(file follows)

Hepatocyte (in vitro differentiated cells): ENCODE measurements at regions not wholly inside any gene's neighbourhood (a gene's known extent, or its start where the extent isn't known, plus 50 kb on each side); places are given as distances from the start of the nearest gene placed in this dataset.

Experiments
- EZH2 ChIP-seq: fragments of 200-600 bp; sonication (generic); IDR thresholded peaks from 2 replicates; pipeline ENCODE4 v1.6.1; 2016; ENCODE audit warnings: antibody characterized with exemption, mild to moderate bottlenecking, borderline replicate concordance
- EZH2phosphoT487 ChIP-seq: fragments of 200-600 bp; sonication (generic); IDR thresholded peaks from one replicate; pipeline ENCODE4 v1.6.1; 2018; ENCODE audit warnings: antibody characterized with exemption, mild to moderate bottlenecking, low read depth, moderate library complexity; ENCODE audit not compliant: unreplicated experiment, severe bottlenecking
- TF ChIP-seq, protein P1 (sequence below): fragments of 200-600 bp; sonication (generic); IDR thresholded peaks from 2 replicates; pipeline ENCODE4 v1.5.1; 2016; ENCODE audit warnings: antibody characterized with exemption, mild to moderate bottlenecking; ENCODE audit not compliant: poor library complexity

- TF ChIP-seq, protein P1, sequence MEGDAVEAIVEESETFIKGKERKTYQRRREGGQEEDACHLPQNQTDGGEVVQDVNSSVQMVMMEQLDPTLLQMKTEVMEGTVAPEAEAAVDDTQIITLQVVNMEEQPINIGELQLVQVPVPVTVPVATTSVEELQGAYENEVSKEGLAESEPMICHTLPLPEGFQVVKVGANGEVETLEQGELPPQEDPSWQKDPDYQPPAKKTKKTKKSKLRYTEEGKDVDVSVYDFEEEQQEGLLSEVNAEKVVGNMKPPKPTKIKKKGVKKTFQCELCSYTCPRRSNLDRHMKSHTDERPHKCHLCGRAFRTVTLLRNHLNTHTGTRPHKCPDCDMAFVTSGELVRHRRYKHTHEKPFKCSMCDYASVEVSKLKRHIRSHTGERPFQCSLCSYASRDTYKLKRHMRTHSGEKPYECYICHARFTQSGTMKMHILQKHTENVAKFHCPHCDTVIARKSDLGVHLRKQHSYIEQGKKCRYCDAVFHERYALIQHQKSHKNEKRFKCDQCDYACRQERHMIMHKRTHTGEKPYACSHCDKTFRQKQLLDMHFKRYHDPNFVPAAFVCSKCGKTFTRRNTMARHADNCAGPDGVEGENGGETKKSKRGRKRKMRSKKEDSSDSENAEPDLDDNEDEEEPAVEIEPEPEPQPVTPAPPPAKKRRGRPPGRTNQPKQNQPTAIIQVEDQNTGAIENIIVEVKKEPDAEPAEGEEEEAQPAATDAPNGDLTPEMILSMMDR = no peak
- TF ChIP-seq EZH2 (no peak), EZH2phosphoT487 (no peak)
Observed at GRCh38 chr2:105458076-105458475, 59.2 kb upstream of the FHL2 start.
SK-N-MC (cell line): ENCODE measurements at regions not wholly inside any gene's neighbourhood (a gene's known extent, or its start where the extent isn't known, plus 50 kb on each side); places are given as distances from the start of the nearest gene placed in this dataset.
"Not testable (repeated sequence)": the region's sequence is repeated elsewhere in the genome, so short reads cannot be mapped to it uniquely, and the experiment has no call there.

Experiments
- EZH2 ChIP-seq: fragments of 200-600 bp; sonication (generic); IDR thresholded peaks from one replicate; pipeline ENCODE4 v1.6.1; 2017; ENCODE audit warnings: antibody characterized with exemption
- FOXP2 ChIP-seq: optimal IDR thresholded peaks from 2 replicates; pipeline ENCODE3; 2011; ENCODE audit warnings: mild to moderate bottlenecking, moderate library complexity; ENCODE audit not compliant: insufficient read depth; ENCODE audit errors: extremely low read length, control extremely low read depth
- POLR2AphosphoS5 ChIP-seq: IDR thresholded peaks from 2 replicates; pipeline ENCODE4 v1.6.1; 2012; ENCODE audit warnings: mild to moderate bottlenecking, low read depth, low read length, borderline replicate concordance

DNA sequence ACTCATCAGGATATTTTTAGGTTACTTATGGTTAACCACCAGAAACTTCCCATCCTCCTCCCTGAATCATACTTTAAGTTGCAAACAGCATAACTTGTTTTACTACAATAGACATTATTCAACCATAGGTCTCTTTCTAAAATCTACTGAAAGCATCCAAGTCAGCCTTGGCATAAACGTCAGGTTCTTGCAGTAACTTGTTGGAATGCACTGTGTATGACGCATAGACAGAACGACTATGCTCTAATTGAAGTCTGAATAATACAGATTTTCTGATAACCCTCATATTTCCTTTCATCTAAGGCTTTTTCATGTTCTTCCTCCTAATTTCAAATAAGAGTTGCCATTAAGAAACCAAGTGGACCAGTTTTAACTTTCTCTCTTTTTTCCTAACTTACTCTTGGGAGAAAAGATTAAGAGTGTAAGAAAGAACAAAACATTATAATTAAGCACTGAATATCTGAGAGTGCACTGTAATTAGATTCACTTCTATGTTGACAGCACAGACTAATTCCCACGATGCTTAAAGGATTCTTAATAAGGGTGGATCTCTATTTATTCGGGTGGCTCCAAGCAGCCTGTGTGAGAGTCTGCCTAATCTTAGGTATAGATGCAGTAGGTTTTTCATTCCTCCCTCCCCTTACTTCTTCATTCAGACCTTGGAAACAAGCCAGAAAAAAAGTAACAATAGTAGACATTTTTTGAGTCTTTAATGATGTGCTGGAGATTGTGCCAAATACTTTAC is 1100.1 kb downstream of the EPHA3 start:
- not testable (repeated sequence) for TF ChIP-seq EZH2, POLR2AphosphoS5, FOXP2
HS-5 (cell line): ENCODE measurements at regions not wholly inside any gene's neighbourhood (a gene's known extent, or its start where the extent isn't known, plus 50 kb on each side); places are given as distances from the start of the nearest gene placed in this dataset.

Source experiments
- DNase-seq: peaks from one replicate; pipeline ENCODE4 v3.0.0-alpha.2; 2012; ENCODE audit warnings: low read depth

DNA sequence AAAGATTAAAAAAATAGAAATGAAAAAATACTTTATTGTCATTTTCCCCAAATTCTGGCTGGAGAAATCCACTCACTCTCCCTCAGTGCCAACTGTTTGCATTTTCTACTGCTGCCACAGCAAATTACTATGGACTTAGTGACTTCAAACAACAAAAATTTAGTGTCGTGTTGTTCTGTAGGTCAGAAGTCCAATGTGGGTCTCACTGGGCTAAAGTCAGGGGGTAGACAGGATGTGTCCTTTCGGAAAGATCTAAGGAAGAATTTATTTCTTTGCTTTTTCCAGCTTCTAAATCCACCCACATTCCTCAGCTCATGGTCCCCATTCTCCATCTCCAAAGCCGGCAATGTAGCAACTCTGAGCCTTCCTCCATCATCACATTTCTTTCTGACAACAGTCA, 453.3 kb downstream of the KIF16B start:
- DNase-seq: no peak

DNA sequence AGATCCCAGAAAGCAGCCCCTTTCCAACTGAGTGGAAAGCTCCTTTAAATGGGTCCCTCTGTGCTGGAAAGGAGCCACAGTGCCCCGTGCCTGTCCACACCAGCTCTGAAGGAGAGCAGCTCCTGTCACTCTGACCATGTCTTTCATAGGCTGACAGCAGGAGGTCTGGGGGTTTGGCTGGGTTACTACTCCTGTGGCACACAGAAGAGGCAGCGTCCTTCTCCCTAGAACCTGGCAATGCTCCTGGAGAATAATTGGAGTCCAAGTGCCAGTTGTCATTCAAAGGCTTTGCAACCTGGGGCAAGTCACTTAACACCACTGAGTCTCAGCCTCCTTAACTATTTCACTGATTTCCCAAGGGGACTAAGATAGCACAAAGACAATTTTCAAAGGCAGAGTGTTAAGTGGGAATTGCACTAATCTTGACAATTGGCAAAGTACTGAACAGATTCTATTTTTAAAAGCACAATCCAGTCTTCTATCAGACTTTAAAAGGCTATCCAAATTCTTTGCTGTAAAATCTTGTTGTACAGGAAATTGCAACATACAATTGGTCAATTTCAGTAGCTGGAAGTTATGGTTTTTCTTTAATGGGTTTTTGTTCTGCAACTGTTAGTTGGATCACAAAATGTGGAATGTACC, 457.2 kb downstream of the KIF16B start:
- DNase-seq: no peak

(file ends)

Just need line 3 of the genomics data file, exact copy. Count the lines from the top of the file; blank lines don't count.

- EZH2 ChIP-seq: fragments of 200-600 bp; sonication (generic); IDR thresholded peaks from 2 replicates; pipeline ENCODE4 v1.6.1; 2016; ENCODE audit warnings: antibody characterized with exemption, mild to moderate bottlenecking, borderline replicate concordance